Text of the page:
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Safety and efficacy of sofosbuvir based regimen in the treatment of hepatitis C virus infection among hemodialysis patients in Morocco

Published on: 26th September, 2021

OCLC Number/Unique Identifier: 9244749614

The introduction of a new class of drugs known as direct acting antiviral (DAA) agents represents a revolution in the treatment of hepatitis C virus (HCV) in the general population, as these regimens are associated with higher sustained virological response (SVR) rates and fewer side effects. However, for patients with advanced chronic kidney disease suffering from HVC infection, treatment options including DAA remain limited. The aim of this study is to report our experience on Sofosbuvir (SOF) based regimen in the treatment of HCV in hemodialysis patients.In this observational study, we included all patients with chronic HCV infection on hemodialysis who were treated with SOF in our Hospital between April 2016 and March 2018. All patients were treated with a combination of 400 mg of SOF three times a week after hemodialysis and of 60 mg of Daclatasvir daily for a total of 12 to 24 weeks.A total of 20 hemodialysis patients were included in this study. 12 were females and the mean age was 52.1 ± 15.5 years. 11 patients were infected with HCV genotypes 1b. All patients achieved SVR. Clinical and biological tolerance was very good for all patients and none of them had to discontinue treatment because of side effects or developed hepatobiliary and cardiac toxicity. Two patients reported fatigue and another patient reported headaches. However, these symptoms were spontaneously resolved after the end of the treatment.In Morocco, despite the absence of new DAA combination treatment regimens which are not renally eliminated, our study concludes that SOF based treatment without Ribavirin or Peginterferon was effective and safe with minimal side effects. However, larger studies are still needed in order to validate these results.
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A case of resistant hypercalcemia in a peritoneal dialysis patient with underlying Vitamin A toxicosis

Published on: 7th October, 2021

OCLC Number/Unique Identifier: 9305374138

Hypercalcemia in End Stage Renal Disease on Dialysis, is a frustrating complication for both medical staff and patients, and it may lead to vascular calcification, Calciphylaxis, and even aggravating cardiovascular disease, even in the absence of risk factors which can lead to early death [1], and correcting Hypercalcemia even in the absence of hyperphosphatemia is out most important to improve co-morbid conditions and reduce mortality, most common causes in end stage renal disease, includes high calcium dialysis bath, high dietary intake of Calcium rich food, exogenous intake of calcium products, or excessive intake of Vitamin D, underlying Sarcoidosis, rare causes need to be explored in resistant cases, including Vitamin A toxicosis, as being presented in this case.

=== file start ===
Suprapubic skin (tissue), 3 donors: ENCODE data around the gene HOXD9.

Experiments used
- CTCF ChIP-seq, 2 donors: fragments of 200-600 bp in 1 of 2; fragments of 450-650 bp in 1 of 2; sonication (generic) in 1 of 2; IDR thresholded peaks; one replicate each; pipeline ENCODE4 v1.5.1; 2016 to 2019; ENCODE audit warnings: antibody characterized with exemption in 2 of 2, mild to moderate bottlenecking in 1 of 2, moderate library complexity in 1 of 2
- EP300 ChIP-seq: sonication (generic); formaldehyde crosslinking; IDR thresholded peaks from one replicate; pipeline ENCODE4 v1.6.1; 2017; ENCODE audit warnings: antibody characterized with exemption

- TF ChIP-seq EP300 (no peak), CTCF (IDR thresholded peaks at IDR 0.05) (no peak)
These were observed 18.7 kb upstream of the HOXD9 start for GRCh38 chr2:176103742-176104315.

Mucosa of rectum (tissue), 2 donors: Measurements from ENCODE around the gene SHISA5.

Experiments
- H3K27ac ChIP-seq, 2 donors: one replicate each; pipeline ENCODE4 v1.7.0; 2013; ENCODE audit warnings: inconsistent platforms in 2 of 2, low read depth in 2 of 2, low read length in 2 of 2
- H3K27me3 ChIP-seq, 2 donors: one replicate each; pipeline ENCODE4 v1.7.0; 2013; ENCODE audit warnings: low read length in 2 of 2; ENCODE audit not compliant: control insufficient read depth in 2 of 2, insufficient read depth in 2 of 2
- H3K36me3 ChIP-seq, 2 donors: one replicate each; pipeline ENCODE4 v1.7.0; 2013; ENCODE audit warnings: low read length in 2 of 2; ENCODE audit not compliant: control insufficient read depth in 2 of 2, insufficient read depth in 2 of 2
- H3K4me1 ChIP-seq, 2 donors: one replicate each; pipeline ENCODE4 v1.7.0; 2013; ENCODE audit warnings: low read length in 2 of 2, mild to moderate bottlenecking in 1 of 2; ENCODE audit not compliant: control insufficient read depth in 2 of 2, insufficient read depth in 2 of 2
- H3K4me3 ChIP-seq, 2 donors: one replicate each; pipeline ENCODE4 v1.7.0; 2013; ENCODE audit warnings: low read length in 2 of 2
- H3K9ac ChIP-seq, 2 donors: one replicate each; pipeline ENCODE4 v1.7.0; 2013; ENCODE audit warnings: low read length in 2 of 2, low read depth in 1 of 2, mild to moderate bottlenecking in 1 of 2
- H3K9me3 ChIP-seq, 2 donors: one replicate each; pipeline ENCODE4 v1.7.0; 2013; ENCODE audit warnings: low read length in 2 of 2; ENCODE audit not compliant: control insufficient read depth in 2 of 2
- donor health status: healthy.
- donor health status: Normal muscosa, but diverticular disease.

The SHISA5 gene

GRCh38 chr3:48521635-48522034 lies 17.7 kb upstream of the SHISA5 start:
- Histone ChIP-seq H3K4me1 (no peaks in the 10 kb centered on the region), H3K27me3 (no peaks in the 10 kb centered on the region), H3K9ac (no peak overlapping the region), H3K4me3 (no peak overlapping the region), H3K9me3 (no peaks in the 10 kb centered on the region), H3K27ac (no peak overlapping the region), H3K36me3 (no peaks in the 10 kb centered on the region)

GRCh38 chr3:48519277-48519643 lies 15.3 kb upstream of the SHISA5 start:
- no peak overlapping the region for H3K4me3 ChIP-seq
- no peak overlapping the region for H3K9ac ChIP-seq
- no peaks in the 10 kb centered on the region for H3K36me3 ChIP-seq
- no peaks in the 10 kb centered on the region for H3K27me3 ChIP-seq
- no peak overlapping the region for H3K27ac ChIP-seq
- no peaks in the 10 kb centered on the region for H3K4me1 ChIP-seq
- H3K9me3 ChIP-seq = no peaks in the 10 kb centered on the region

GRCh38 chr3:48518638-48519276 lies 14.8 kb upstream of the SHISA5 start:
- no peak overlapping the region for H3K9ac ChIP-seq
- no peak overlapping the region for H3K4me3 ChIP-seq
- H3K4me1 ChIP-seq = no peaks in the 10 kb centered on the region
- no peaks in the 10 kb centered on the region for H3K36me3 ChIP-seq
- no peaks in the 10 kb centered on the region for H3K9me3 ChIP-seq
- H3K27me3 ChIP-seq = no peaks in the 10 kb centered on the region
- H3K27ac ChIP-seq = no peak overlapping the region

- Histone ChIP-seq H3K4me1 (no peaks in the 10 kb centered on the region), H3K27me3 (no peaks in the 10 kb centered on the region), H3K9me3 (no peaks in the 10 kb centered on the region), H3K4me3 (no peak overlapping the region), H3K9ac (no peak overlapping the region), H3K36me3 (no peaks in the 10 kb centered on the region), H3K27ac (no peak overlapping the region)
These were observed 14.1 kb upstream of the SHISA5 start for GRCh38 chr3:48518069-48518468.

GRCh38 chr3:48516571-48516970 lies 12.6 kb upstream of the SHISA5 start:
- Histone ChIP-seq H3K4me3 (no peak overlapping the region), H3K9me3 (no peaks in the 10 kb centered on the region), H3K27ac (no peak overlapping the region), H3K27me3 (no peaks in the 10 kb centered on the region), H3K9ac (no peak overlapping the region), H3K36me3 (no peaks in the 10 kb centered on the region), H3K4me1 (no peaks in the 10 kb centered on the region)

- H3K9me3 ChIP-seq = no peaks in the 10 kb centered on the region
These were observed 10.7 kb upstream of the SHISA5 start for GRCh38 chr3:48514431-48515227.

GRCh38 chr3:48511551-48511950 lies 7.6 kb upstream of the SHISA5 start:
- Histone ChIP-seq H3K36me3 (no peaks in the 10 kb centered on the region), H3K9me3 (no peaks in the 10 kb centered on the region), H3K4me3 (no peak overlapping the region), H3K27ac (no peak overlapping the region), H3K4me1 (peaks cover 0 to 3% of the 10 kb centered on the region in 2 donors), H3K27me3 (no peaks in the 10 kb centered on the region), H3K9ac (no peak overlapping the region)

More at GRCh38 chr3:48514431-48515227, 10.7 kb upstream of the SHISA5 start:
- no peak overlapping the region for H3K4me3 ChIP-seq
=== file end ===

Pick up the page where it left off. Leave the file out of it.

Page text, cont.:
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Membranous nephropathy complicating relapsing polychondritis: A case report

Published on: 7th October, 2021

OCLC Number/Unique Identifier: 9305467462

Background: Relapsing polychondritis is a rare systemic disease characterized by recurrent inflammation, and often destruction, of cartilaginous tissues. Renal manifestations are rare. Membranous nephropathy complicating relapsing polychondritis has been reported only once previously, and there is no standardized treatment for membranous nephropathy associated with relapsing polychondritis.Case presentation: A 67-year-old Caucasian man with a history of chronic renal disease presented with 9 months of progressive dyspnea on exertion and 5 months of erythema, pain, and collapse of auricular cartilage. Imaging studies confirmed active inflammation of laryngeal, auricular, and costal cartilage and he was diagnosed with relapsing polychondritis.  Patient had longstanding proteinuria and renal biopsy demonstrated membranous nephropathy. Patient initially showed renal and respiratory improvement with etanercept, a tumor necrosis factor alpha inhibitor, treatment. However, subsequent disease and treatment-related complications led to a progressive overall clinical decline and patient died approximately 1 year following relapsing polychondritis diagnosis.Conclusion: Membranous nephropathy may rarely complicate relapsing polychondritis. In our case, both the cartilaginous inflammation and the renal disease improved after treatment with tumor necrosis factor alpha blockade, however complications of existing airway disease led to recurrent hospitalizations and eventually death.